It’s either winter tyres or barbecuing the dog

Dog in a carAnd so, as the final week of February is upon us the official-ish end of winter is nigh. This year there was more hype than ever about winter tyres, and in the end most of us had a total of perhaps two to three weeks’ worth of days cold enough to make them worthwhile.

They’re wonderful things in the right (or wrong, depending on how you look at it) conditions, staying as soft and pliant as a jelly baby long after normal tyres have gone harder than school fruit cake.

But you can’t really just fit them and forget about it. If the weather is warmer than you were expecting, winter tyres aren’t designed to be run for too long in temperatures much higher than the 7ºC mark – the point at and below which they start performing better than normal tyres.

Some tyres are labelled ‘all season’, but don’t be fooled by the marketing semi-truths. They’re just summer tyres with more water-clearing grooves in, and absolutely no more use at minus two than any summer tyre.

Winter ones are made of a much softer compound of rubber, and as well as wearing much more quickly than ‘summer’ tyres in mild weather, the extra flexing and jiggling around that the soft compounds allow can build up too much heat – which as any racing driver will tell you will ruin a tyre faster than you can phone for replacements.

So why the fuss? Well we all remember the two ‘hilarious’ winters we had before this one, where cars doubled in height after a few nights’ snowfall and when it wasn’t a good drive to work without having to dodge at least two other drivers whose brains clearly hadn’t engaged into ‘icy roads mode’ yet.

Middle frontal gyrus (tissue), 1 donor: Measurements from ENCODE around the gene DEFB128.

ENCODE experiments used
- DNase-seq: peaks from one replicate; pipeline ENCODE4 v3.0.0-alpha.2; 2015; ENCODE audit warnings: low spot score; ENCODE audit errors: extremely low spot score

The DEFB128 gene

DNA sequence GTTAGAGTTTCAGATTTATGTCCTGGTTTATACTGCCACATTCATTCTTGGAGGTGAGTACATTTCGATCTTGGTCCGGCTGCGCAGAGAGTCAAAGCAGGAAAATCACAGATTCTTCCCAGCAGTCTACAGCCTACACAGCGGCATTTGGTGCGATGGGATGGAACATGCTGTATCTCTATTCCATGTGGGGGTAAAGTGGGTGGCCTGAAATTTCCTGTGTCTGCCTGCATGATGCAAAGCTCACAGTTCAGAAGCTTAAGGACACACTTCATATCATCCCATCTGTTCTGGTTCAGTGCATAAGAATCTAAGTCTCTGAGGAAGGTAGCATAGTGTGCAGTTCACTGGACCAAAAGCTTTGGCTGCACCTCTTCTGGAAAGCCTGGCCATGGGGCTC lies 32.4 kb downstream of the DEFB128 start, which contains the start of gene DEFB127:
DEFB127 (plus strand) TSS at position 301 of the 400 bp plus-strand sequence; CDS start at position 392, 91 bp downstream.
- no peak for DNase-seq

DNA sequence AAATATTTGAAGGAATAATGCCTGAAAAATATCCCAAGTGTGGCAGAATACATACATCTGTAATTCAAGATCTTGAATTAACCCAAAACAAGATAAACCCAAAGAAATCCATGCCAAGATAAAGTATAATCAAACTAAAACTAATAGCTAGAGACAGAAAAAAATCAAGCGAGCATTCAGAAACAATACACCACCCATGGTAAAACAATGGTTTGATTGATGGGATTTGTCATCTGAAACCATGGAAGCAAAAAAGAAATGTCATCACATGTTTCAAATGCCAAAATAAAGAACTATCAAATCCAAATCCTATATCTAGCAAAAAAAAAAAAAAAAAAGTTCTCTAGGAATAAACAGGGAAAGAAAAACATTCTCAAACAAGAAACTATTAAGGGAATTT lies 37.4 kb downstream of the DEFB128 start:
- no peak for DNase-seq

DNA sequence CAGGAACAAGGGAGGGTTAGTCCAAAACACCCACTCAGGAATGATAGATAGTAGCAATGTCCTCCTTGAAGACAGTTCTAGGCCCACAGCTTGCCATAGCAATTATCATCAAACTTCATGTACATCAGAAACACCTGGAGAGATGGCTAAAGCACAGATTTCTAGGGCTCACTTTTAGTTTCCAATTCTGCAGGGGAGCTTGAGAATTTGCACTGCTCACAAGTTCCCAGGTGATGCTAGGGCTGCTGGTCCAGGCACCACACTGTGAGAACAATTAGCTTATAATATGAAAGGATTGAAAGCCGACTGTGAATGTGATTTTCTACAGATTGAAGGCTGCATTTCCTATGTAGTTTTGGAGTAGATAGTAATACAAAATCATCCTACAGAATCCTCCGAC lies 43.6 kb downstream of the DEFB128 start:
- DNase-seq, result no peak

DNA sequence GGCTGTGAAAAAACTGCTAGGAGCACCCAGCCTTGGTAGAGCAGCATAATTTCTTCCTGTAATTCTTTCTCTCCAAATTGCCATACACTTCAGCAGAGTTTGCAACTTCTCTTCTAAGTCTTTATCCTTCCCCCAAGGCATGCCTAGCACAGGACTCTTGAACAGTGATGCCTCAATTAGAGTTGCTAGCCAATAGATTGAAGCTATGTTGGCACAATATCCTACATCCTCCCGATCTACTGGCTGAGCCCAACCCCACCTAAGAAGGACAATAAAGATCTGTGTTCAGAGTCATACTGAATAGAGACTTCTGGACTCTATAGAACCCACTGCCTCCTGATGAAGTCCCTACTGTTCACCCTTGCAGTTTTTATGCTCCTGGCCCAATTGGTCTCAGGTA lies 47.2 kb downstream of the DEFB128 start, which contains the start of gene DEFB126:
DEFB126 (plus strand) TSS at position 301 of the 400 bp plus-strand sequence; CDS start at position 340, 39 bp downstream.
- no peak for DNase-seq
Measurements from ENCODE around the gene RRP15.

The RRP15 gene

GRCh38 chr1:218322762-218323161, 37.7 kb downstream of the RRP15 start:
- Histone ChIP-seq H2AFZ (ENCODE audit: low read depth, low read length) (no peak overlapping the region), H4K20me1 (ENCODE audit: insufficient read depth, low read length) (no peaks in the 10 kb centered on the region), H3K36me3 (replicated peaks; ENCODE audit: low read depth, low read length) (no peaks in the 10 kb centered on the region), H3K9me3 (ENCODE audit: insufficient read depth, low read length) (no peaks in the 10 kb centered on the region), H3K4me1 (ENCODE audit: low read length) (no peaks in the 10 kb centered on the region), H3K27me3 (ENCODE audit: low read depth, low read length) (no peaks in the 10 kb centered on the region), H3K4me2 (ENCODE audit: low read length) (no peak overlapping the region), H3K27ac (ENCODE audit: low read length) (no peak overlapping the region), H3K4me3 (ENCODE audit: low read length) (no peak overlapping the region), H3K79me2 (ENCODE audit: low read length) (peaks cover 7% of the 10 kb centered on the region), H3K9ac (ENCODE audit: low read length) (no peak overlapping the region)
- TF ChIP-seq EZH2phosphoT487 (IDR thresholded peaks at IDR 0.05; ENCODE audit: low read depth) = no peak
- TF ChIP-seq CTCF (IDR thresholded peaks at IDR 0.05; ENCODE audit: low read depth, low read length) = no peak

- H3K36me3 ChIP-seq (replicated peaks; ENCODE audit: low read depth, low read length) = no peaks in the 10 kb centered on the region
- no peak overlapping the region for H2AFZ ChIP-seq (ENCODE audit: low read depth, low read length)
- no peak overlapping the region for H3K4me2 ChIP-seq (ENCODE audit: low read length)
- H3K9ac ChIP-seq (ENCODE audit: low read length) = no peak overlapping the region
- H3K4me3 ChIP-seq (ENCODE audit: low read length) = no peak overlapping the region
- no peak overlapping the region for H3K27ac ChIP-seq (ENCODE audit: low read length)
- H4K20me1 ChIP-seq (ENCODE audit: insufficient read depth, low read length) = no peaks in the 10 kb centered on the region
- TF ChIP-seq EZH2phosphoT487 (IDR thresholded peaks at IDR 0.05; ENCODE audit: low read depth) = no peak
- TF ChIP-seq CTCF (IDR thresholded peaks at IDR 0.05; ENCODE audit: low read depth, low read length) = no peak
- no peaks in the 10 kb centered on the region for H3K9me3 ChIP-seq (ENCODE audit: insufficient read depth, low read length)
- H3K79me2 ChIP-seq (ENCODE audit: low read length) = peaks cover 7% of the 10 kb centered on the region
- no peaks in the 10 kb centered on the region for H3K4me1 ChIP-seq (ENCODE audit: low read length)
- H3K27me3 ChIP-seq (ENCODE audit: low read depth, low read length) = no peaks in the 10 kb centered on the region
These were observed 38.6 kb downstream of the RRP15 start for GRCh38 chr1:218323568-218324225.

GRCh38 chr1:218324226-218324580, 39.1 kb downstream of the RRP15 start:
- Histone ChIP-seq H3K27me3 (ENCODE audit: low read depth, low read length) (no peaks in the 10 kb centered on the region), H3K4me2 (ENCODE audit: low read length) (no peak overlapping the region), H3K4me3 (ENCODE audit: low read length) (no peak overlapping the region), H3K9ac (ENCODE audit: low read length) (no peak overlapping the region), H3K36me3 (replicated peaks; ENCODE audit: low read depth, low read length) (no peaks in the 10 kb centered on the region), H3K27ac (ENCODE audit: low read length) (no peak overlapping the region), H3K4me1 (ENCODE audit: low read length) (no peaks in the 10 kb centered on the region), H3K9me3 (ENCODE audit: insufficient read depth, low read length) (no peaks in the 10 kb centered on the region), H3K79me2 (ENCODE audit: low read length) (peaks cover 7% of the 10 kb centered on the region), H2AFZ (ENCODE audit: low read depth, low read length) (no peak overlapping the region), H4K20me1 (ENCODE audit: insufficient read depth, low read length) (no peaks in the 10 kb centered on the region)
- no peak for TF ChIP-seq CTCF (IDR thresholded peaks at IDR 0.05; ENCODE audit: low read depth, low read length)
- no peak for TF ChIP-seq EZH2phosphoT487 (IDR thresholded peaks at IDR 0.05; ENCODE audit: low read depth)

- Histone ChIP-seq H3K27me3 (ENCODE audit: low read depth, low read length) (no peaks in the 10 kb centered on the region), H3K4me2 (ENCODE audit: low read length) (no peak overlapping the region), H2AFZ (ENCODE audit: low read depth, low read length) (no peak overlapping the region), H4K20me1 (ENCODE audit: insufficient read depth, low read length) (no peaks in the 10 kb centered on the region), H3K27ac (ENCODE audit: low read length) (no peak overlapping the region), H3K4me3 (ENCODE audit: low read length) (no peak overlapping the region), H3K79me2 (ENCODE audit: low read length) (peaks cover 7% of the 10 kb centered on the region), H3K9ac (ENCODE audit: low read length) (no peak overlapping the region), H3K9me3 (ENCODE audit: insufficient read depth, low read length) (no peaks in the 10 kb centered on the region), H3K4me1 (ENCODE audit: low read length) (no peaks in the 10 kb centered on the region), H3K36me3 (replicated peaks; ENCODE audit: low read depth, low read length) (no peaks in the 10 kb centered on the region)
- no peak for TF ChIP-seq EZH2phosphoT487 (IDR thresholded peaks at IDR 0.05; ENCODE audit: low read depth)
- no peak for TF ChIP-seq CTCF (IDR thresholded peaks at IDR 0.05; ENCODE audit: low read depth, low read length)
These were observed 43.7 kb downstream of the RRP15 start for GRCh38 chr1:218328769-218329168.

On those sorts of days a good set of winter tyres might save your skin more than once. But if you go to the expense and then only get the benefit for a few days over a three-month period, you can’t argue that’s poor economics – unless you make a living selling winter tyres, that is.

The real problem in this country; the reason the airports shut and that people lose their heads entirely as soon as the first flakes of snow fall out of the sky is that the weather in this ridiculous country is just too unpredictable, and when we can’t predict it properly we can’t plan for it properly. Yes, the Swedes handle the snow better, solely because every year they bleeding well know they’re going to get it.

It’s hopeless in Britain because if we plan for snow and ice, we get practically none and our expensive winter tyres wear themselves half out in the space of the season. If we don’t plan, we get weeks of news footage about how coaches full of wailing schoolchildren had to be dug out of fifteen-foot snow drifts, and how hundreds of drivers got stranded on the M40 and had to do without a proper dinner.

So what’s the solution next time? If we plan we’ll all no doubt waste hundreds of pounds on tyres that after three months we didn’t really need. If we don’t plan we’ll all have to attend emergency igloo-building classes and learn about how best to cook the family dog. Personally, when we get to December 1 this year I’ll stick with the winter tyres. I like my dog.

Matt Kimberley

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